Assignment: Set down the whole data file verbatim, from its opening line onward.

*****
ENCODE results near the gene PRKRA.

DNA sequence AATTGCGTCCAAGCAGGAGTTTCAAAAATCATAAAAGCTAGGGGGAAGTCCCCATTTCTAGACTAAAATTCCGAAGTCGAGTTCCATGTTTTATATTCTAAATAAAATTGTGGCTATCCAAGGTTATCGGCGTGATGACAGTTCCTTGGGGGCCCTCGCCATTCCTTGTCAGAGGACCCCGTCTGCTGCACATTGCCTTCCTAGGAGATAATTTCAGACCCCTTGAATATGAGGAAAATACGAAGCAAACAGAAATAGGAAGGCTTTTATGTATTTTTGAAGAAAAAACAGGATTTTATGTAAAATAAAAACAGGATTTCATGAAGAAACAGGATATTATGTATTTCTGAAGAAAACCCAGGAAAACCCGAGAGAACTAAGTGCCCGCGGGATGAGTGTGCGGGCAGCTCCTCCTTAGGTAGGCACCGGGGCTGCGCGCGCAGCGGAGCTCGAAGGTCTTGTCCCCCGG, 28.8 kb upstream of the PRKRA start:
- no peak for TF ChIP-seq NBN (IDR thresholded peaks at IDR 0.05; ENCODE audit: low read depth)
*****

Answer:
ENCODE results near the gene PRKRA.

DNA sequence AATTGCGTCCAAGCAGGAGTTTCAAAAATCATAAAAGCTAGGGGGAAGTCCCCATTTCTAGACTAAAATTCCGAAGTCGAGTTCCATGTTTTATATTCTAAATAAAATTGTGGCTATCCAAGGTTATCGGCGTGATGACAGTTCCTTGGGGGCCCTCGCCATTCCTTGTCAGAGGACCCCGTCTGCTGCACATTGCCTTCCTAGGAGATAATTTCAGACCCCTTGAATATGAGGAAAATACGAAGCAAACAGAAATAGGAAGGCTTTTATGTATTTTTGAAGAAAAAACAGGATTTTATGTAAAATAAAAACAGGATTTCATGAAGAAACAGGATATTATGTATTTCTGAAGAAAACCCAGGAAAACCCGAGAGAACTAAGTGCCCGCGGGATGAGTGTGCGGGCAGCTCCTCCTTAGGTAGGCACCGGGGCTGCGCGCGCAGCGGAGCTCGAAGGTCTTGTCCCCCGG, 28.8 kb upstream of the PRKRA start:
- no peak for TF ChIP-seq NBN (IDR thresholded peaks at IDR 0.05; ENCODE audit: low read depth)